The carbon price refers to determining how much carbon dioxide producers must pay for the right to emit a certain amount.
Carbon pricing refers to the method of determining how much carbon dioxide producers must pay for the right to emit a certain amount. This is a feature of different regulatory plans designed to reduce carbon emissions, as carbon dioxide contributes to climate change. In schemes that involve a carbon tax, carbon pricing means deciding which tax amount would significantly reduce emissions without unduly harming the industry or the economy. It is also a feature of some cap and trading plans, in which companies can acquire the right to emit more carbon dioxide by purchasing the credits that allow them to do so. The price of carbon dioxide is generally given as the price per metric ton.
There are several proposed ways to implement carbon pricing through a cap-and-trade or taxation system. A cap-and-trade plan could initially include auctioning allowances, simply distributing them, or involving some combination of both. Taxation can be a direct price per ton or be part of a hybrid plan that includes a cap and negotiation form. Some businessmen see pure taxation as a penalty, while some economists argue that it provides more incentives to reduce pollution. A possible advantage of cap and trade is that it could encourage innovation in reducing emissions, rather than encouraging industries to reduce economic output.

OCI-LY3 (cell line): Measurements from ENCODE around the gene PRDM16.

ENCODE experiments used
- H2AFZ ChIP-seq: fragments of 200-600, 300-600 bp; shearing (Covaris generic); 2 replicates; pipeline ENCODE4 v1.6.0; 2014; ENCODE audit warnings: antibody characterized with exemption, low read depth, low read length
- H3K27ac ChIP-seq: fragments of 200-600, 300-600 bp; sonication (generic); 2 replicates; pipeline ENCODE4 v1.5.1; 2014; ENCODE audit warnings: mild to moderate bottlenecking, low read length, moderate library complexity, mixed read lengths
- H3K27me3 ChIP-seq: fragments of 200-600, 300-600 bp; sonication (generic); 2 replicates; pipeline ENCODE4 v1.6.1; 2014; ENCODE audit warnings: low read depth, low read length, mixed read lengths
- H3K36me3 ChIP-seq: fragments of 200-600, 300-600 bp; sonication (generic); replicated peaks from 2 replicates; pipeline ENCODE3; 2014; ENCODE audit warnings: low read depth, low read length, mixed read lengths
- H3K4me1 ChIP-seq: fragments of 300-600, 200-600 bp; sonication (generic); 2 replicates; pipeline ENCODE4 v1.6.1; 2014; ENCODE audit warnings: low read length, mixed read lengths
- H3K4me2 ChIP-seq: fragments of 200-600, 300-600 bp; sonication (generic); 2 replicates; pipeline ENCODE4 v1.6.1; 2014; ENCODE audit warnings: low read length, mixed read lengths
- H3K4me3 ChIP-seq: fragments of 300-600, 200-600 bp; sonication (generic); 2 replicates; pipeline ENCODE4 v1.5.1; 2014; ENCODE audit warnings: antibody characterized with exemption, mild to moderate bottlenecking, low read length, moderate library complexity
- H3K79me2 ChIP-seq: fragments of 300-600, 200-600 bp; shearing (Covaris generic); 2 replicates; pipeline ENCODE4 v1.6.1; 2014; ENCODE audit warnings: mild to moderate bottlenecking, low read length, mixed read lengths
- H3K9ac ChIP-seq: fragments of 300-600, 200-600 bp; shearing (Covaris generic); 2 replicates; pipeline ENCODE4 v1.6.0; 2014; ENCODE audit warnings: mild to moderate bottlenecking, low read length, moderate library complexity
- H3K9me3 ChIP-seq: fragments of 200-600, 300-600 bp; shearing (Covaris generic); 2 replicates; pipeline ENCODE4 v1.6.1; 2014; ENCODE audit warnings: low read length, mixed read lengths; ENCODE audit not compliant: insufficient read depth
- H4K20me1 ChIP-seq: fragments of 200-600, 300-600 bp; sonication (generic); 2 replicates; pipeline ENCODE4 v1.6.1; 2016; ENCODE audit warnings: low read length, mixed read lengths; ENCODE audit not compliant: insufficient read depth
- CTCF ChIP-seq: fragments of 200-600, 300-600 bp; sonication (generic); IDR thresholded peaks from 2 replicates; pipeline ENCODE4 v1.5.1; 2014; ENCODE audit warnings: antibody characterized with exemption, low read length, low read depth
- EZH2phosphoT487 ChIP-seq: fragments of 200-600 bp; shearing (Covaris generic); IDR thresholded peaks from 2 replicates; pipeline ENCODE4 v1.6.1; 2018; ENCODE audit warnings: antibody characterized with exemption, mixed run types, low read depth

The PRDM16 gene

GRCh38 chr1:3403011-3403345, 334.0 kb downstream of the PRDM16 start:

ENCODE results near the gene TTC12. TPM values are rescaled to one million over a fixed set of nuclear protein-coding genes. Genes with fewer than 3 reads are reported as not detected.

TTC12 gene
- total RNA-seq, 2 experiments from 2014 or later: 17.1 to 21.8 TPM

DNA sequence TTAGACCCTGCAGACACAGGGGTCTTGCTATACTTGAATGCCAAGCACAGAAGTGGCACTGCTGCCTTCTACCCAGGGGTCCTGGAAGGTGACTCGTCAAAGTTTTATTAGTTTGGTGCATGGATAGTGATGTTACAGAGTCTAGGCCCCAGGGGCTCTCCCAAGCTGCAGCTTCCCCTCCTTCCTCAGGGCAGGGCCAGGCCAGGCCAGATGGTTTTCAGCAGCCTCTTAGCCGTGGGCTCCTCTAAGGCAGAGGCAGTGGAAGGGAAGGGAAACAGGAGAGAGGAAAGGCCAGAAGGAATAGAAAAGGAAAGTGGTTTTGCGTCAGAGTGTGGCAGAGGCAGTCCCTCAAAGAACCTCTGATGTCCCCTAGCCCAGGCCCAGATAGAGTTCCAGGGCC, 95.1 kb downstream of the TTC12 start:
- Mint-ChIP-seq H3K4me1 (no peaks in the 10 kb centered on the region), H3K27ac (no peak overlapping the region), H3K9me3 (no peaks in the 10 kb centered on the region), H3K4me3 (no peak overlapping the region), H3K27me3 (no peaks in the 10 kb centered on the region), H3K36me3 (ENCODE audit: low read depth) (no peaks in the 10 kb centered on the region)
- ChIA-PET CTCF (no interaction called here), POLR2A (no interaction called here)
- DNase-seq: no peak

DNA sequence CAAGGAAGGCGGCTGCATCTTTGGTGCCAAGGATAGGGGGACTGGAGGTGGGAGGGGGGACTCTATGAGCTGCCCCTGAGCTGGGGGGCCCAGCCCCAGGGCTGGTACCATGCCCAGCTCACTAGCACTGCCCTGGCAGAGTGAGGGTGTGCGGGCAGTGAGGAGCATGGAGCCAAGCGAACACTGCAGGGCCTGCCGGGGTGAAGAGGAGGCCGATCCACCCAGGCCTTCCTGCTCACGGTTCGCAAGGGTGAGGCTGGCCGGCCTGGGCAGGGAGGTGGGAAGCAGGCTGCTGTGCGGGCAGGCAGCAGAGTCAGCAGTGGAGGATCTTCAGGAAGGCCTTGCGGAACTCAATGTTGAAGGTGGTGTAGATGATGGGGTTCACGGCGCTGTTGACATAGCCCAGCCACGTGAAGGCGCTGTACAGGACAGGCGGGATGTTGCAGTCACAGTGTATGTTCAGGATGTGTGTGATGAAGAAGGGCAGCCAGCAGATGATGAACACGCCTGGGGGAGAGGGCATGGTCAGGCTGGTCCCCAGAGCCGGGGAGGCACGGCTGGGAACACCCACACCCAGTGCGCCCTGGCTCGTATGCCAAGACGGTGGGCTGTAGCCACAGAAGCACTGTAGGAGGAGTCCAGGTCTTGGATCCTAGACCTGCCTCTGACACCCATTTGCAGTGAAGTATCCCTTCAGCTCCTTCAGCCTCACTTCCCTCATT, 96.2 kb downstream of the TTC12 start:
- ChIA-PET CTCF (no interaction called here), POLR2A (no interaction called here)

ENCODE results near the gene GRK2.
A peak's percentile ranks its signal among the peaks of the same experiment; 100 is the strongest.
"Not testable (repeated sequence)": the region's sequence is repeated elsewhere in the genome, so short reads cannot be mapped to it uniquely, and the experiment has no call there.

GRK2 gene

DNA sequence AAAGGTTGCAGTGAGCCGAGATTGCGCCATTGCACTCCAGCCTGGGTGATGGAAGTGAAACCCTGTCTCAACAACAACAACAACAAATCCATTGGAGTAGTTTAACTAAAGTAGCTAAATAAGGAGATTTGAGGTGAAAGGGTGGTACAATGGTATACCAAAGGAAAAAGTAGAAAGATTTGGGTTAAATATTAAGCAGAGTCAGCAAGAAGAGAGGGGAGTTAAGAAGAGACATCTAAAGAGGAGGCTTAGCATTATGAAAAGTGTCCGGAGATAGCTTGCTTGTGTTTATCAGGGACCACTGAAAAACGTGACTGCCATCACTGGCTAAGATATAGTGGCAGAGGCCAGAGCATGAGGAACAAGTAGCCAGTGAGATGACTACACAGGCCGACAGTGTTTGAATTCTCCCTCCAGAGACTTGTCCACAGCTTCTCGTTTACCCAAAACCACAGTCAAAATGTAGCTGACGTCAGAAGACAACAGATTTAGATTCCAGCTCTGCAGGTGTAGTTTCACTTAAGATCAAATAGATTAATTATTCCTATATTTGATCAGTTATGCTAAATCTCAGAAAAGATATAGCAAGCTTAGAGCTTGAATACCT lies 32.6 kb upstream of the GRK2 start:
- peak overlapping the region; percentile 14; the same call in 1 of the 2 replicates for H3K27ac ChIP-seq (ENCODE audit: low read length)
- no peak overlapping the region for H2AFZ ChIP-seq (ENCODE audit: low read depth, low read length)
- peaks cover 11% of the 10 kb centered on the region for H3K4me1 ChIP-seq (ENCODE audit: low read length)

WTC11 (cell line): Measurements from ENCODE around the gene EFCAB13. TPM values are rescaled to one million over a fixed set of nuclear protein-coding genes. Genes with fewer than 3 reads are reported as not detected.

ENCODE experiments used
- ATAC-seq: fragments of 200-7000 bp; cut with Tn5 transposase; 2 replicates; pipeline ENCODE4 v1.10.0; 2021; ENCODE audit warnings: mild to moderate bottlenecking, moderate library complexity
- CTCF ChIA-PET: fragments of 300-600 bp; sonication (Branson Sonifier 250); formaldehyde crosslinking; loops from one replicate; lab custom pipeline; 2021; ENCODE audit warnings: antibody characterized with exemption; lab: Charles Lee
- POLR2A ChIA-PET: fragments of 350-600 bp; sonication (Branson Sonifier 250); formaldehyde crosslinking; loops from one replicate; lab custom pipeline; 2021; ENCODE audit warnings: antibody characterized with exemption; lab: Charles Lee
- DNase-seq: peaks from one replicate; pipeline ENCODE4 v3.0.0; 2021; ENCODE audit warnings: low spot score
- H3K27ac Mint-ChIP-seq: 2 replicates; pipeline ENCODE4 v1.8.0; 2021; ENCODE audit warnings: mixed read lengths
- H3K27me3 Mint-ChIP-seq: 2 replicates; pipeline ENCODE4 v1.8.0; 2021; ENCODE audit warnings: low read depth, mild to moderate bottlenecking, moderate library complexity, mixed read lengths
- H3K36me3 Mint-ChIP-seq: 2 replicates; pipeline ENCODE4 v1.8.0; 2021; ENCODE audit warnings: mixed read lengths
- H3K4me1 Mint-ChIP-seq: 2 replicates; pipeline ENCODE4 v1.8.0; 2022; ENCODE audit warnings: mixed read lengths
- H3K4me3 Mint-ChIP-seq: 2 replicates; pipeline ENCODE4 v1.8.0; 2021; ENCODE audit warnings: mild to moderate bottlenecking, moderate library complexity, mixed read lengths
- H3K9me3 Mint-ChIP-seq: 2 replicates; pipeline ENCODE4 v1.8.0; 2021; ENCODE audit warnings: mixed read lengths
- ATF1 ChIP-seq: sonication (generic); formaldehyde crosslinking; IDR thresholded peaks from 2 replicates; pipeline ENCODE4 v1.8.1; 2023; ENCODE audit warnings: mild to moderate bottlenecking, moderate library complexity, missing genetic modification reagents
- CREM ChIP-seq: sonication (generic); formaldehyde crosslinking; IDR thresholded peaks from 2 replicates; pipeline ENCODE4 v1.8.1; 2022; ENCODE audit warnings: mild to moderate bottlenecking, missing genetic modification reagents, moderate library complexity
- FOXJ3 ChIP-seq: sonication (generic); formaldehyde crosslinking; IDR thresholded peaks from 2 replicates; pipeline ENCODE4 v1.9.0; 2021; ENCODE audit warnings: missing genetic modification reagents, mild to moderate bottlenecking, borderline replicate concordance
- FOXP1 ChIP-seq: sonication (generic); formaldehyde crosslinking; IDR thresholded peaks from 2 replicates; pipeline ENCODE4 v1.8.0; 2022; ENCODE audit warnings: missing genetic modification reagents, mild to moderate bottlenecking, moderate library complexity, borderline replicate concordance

The carbon pricing discussion also deals with two economic factors, one known as a direct cost and the other as an externality. A direct cost is a cost normally included in the calculation of income and expenses, such as the purchase of equipment or the cost of labor. An externality, also known as an indirect cost, is typically not accounted for, but still has a broader economic impact. Due to the negative effects of climate change, carbon emissions have the potential to produce a number of harmful externalities. Carbon pricing is seen as a way to reduce and possibly offset these externalities.
There are practical problems when trying to determine a price for carbon. One problem is that it is difficult to determine the real cost of any externalities before they occur. On the other hand, first determining the value of nearby natural resources, such as lakes or forests, is a standard part of the process of developing a specific area. Another question is to what extent the carbon price can or should be passed on to consumers and how this will affect the economy. Some also fear that products that go through several stages of development before becoming a finished product could become prohibitively expensive.